The heat’s on NCCU about its law school admission standards

“We are committed to doing everything that is required to achieve student success,” says NCCU law school dean Phyliss Craig-Taylor.
“We are committed to doing everything that is required to achieve student success,” says NCCU law school dean Phyliss Craig-Taylor. News and Observer file photo

N.C. Central University’s law school is “significantly out of compliance” with the American Bar Association’s accreditation standards, apparently because its admission standards aren’t tough enough.

The ABA’s accreditation manager, Barry Currier, wrote NCCU Chancellor Johnson Akinleye and law school dean Phyliss Craig-Taylor this month to ask for a written report on what the school plans to do about the matter.

That report is due Feb. 1 and, depending on what it says, could trigger or head off a hearing by the ABA’s accreditation committee in the summer, Currier wrote.

Craig-Taylor said her school intends to make changes.

“In light of the communication from the ABA, we are implementing more data analytics and examining our admissions process,” she said. “With new standards and new interpretations, new strategies and approaches are necessary. We are committed to doing everything that is required to achieve student success.”

Currier’s letter reported the results of a December accreditation committee review and cited an ABA standard that says a law school must “only admit applicants who appear capable of satisfactorily completing its program of legal education and being admitted to the bar.”

A related provision says the group will judge compliance by looking the “academic and admission-test credentials of” a school’s incoming students, the rate at which they fail or drop out, their bar-exam passing rates and “the effectiveness of the law school’s academic support program.”

The ABA asks law schools to shoot for having 75 percent of their graduates pass the bar exam in any given five years. But the group cautions that passing rate is “not alone sufficient to comply with” its rule on admissions.

But NCCU’s law school has in fact had a problem with bar-exam passing rates of late.

Reports from legal-industry trade publications indicate that its graduates passed at rates lower than all but two of North Carolina’s seven public and private law schools in the winter and summer of 2017.

In a February sitting for the exam, 74 NCCU law grads who were either taking the test for the first time or repeating it after a prior failure managed but a 27 percent passing rate.

That bettered only Elon University’s 26.3 percent rate and the Charlotte School of Law’s 21.1 percent. Elon’s law school is still essentially a start-up, having opened its doors in 2006, and the Charlotte School of Law’s many problems forced its closure last summer.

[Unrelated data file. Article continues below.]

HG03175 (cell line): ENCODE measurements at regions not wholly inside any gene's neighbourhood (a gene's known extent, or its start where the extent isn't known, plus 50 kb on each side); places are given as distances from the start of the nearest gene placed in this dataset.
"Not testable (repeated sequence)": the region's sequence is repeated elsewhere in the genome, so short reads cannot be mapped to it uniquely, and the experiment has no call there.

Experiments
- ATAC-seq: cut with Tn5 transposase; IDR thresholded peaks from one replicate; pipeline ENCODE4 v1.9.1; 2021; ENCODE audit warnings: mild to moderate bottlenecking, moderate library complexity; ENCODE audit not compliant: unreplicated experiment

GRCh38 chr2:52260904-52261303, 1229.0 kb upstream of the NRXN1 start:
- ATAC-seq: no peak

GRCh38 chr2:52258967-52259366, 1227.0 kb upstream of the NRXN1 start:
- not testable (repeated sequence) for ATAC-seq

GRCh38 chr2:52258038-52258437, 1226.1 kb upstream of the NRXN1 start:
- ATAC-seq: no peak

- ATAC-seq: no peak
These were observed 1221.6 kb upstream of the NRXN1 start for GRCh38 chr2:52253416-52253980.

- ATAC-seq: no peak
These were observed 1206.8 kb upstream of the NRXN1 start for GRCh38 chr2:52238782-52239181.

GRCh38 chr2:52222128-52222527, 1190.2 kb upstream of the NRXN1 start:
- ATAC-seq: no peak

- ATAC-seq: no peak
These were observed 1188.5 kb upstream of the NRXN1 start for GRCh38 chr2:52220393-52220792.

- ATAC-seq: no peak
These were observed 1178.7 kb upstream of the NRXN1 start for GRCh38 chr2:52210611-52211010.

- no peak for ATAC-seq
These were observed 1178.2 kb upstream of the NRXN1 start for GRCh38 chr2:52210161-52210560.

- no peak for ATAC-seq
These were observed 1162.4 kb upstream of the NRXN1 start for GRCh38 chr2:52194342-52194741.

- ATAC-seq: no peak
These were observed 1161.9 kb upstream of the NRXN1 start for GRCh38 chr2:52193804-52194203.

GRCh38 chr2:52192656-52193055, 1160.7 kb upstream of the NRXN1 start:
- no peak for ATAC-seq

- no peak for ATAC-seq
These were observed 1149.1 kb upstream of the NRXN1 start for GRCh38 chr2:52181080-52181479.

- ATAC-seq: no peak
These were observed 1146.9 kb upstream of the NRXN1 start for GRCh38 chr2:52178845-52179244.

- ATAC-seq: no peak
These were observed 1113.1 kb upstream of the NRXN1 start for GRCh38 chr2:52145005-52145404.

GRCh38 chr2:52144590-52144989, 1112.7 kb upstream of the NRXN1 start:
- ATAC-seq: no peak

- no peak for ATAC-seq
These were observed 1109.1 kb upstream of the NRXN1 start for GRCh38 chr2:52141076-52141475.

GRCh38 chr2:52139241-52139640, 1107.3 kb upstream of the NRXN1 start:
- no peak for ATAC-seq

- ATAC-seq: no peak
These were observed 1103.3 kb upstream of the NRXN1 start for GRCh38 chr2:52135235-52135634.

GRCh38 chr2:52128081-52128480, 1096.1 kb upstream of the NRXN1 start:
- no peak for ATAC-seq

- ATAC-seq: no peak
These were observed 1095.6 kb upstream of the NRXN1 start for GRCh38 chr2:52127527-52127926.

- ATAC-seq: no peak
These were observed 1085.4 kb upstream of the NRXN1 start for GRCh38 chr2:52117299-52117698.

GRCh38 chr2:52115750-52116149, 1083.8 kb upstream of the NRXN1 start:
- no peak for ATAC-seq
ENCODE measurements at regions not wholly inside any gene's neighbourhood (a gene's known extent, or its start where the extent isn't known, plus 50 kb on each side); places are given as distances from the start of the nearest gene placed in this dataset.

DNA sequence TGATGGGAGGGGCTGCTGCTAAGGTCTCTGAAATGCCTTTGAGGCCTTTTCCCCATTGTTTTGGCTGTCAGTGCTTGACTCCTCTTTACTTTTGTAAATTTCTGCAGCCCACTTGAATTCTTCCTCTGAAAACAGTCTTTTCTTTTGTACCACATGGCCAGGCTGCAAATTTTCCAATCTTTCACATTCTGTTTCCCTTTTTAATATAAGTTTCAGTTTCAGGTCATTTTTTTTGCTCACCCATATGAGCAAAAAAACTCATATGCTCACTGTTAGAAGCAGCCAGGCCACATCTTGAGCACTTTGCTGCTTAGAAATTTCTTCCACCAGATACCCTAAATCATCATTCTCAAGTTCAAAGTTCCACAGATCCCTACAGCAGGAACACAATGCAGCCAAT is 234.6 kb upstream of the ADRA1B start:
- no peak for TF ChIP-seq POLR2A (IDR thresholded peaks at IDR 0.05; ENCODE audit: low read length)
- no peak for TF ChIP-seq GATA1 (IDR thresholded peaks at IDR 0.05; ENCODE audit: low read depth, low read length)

In February 2017, only 27 percent of 74 NCCU law grads who were either taking the test for the first time or repeating it after a prior failure passed.

A July exam sitting went better for all three schools, with NCCU law grads managing a 53.7 percent passing rate. Elon again trailed with a 53.5 percent passing rate and the Charlotte School brought up the rear at 34.1 percent.

The state’s four other law schools – at Duke University, Wake Forest University, UNC-Chapel Hill and Campbell University – managed an 80.6 percent passing rate or better in the July sitting. Their February percentages were considerably worse, topped that month by UNC’s 65 percent.

The ABA is pushing at least some of the law schools it accredits to raise admission standards. Partly that’s a response to the private, for-profit Charlotte School’s well-documented troubles, but it also comes amid a glut of new lawyers.

And NCCU’s law school has been on the radar for observers of both the industry and the ABA campaign.

An Orlando lawyer who blogs about the profession for a site called, David Frakt, wrote in mid-December that with the Charlotte School’s demise the NCCU School of Law “takes over the mantle of least selective law school in North Carolina.”

Given incoming students’ undergraduate grades and their attrition rate after the first year of law school, “the ABA needs to take a hard look at N.C. Central,” Frakt said.

According to reports NCCU Law filed with the ABA its fall 2017 incoming class had a median undergraduate grade-point average of 3.22. That was lower than the 3.31 median for the group of 183 first-years that entered in the fall of 2016.

The school reported to the ABA that 69 of the 2016 first-years left school for reasons other than a transfer, a 37.7 percent attrition rate.

UNC-Chapel Hill’s School of Law, by contrast, reported a 3.56 median undergraduate grade-point average for its fall 2017 incoming class and a 0.0 percent attrition rate for its fall 2016 arrivals, although seven of the 2016 first-years transferred.

The Chapel Hill school took in 209 new students in 2017.

Craig-Taylor said NCCU has “always utilized a holistic approach to admissions and closely review[s] each applicant’s full application package in weighing our admissions decision.”

In admissions-speak, “holistic” means a school looks at more than an applicant’s test scores and past grades.

Most admission reviews in fact consider more than those two things, because at least in undergraduate admissions test scores and prior grades predict only part of student performance in college.

NCCU Law has long had a “safety school” reputation among would-be lawyers in North Carolina, supplying applicants a place to go if they can’t get into UNC-CH’s law school and need to attend an in-state public university program.

Ray Gronberg: 919-419-6648, @rcgronberg